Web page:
Tony Muscato grills vegetables and steaks on a Kalamazoo Outdoor Gourmet grill while his wife, Lisa, checks on pasta on their back patio in Adams.
Tony Muscato grills vegetables on a Kalamazoo Outdoor Gourmet grill on his back patio in Adams.
Doug Satterfield, owner of Rollier's Hardware in Mt. Lebanon, shows off the Big Green Egg -- a grill and smoker -- in his store.
The Muscatos Kalamazoo Outdoor Gourmet grill on their back patio.
A Weber Smokey Joe on display at Rollier's Hardware in Mt. Lebanon.
A Summit S4-70 gas grill.
By Karen Kane / Pittsburgh Post-Gazette
At Rollier’s Hardware, grills sit center stage.
From either entrance to the Mt. Lebanon hardware store, which carries everything from oven mitts to bathroom vanities, a shopper can’t miss the gleaming array of outdoor cooking devices lined up like parade units in the center aisle: from the $2,500 Weber propane grill with nine knobs to the popular $40 Weber tailgate charcoal grill, the baby of the bunch. Also on display are the $800 18-inch-diameter Big Green Egg, a charcoal grill made of green ceramic; the $800 Traeger pellet grill that uses compressed wood in varieties that include alder, cherry and hickory; and the $300 Weber charcoal smoker.
Where else would these grills be, but at the center of things? After all, the calendar has flipped to summer, and the single biggest grilling day of the year — the Fourth of July — is next weekend.
It’s a time-honored tradition, said Rollier’s owner Doug Satterfield. He would know. The grandson of founder Herman Rollier, Mr. Satterfield has been working at the store for more than 40 years and has sold thousands of grills.
“Everybody wants to get outside and do some grilling of one sort or another at one time or another in the summer. That hasn’t changed,” Mr. Satterfield said.
But just about everything else has -— from the foods to the devices to when we‘re using them. The catchword is “more.” Foods: more variety. Devices: more elaborate. When: all year. So observes Keith Tobin of Lower Burrell, manager of Hillmon Appliance in Cranberry, which is owned by Don’s Appliances with locations throughout the region.
“Every year this category grows,‘’ Mr. Tobin said from inside a new location off of Rochester Road in Cranberry. He has been in the business for 31 years and has watched outdoor cooking evolve from charcoal to gas to the elaborate $15,000 Kalamazoo hybrid grill with three heating sources: charcoal, gas and wood.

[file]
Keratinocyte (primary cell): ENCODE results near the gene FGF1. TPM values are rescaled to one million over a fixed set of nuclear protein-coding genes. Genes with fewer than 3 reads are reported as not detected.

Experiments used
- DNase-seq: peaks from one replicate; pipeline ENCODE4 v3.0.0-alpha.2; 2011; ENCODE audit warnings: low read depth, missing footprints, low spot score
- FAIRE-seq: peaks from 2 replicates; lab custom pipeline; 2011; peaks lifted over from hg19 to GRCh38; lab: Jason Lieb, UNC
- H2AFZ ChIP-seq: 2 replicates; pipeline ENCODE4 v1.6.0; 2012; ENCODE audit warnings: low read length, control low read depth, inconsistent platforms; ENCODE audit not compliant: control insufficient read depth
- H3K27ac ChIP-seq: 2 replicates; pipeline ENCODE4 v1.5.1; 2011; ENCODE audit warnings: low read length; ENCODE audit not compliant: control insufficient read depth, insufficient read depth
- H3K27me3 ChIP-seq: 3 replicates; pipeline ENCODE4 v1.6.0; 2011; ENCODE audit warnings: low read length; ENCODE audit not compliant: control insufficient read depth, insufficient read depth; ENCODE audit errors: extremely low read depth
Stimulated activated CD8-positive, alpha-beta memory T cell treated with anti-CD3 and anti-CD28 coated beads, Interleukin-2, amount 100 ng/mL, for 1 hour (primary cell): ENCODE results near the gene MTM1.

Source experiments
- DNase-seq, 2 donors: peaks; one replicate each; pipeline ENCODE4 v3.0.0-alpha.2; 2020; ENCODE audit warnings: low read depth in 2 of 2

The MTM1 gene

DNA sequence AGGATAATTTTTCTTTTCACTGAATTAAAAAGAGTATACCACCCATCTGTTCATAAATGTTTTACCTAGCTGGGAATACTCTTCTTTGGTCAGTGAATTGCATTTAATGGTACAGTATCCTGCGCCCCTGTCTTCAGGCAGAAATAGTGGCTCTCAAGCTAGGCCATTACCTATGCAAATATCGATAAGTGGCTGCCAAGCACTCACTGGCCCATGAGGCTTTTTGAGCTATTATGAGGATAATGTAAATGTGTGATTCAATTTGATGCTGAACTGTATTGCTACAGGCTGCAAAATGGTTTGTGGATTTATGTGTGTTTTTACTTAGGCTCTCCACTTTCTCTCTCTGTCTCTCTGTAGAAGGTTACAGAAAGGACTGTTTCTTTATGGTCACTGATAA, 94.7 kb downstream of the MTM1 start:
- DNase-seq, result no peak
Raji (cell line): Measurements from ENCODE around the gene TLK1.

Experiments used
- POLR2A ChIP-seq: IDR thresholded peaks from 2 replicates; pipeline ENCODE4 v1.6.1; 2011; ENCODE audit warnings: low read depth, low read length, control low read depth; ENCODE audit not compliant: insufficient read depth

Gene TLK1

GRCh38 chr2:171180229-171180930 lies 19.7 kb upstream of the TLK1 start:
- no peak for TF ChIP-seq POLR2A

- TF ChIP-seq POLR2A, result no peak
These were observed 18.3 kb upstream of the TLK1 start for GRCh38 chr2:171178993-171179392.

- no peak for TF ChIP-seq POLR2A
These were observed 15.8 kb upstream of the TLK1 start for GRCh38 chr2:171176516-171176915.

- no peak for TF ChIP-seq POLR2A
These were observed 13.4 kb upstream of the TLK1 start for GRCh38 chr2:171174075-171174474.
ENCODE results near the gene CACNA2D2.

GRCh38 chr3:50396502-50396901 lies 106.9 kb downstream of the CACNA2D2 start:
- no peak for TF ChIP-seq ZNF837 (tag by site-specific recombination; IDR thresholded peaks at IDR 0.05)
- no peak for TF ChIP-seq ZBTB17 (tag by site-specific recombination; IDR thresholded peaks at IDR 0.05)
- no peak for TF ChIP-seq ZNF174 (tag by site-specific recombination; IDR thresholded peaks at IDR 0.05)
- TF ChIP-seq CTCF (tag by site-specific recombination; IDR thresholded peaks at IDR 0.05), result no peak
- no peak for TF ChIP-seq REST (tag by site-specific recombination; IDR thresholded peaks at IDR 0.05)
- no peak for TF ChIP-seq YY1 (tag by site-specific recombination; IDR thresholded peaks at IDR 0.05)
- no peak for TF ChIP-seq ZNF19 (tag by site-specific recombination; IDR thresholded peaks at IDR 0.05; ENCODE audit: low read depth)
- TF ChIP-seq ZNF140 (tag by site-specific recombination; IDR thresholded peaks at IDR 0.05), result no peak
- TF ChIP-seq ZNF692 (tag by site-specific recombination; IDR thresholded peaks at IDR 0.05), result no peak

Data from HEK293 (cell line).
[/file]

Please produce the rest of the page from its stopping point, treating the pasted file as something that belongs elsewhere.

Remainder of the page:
In the showroom, he strides from an infrared outdoor heating tower to an outdoor pizza oven to a smoker to an outdoor refrigerator to grills with brand stamps including Wolf, Viking and Lynx. Hillmon sells Kalamazoos — maybe a half-dozen annually — but none are in stock at the moment.
“These items didn’t exist when I got into the business,” Mr. Tobin said. “It was the 24-inch charcoal grill, then the 54-inch [propane or natural gas] grill. The professional-style appliances started about 15 years ago. Now, we’ve got everything from outdoor pizza ovens to grills with [interior] lighting for nighttime cooking,” he said.
Blame and credit television
He speculated that TV food shows sparked a resurgence in interest in home cooking and that has spilled onto the patio.
Who buys this stuff? Mr. Tobin is on the list, though he said his outdoor kitchen is more modest than many of his customers’. He built his and equipped it with a fridge and a grill with side-burners seven years ago. “I love it. I use it year-round. I have an infrared rotisserie, and I do a beef tenderloin on it every year for New Year’s,‘’ he said.
For Lisa and Tony Muscato of Adams, building a high-end outdoor kitchen was “on their bucket list” after they returned to the United States from a five-year stint in Europe, where they experienced the thrill of eating or preparing fresh food on a daily basis. After moving into a home in the Treesdale development in 2003, they did an extensive amount of homework and, in 2007, built an elaborate patio kitchen, a project they say essentially extended the heart of their home to a place they like best — the outdoors.
“We like to be outside year-round as much as we can. We like to entertain. And we love to eat. We’re not the type who eat to live. We live to eat,” said Mr. Muscato, who grew up on a farm in western New York and worked with H.J. Heinz Co. for two decades. His wife‘s grandfather had a farm near Vandergrift and the family owned a deli, where she worked as a girl. The couple enjoy cooking together and they’ve passed on their love of good food and the preparation of it to their 18-year-old son, Anthony.
Designed by Kitchen & Bath Concepts in the North Hills, their pergola-covered outdoor kitchen sports a Kalamazoo grill and burners flanked by a counter of honed, double-stacked granite with a weighty butcher block on one side. In addition to the gas grill, the Muscatos own a Big Green Egg, a ceramic-covered charcoal cooker. A deep-well side burner is ideal for cooking in large pots -- be it deep-frying a turkey or boiling a lobster. The deep sink, warming drawers and other fixtures are of stainless steel that can be easily hosed off when it’s time to clean.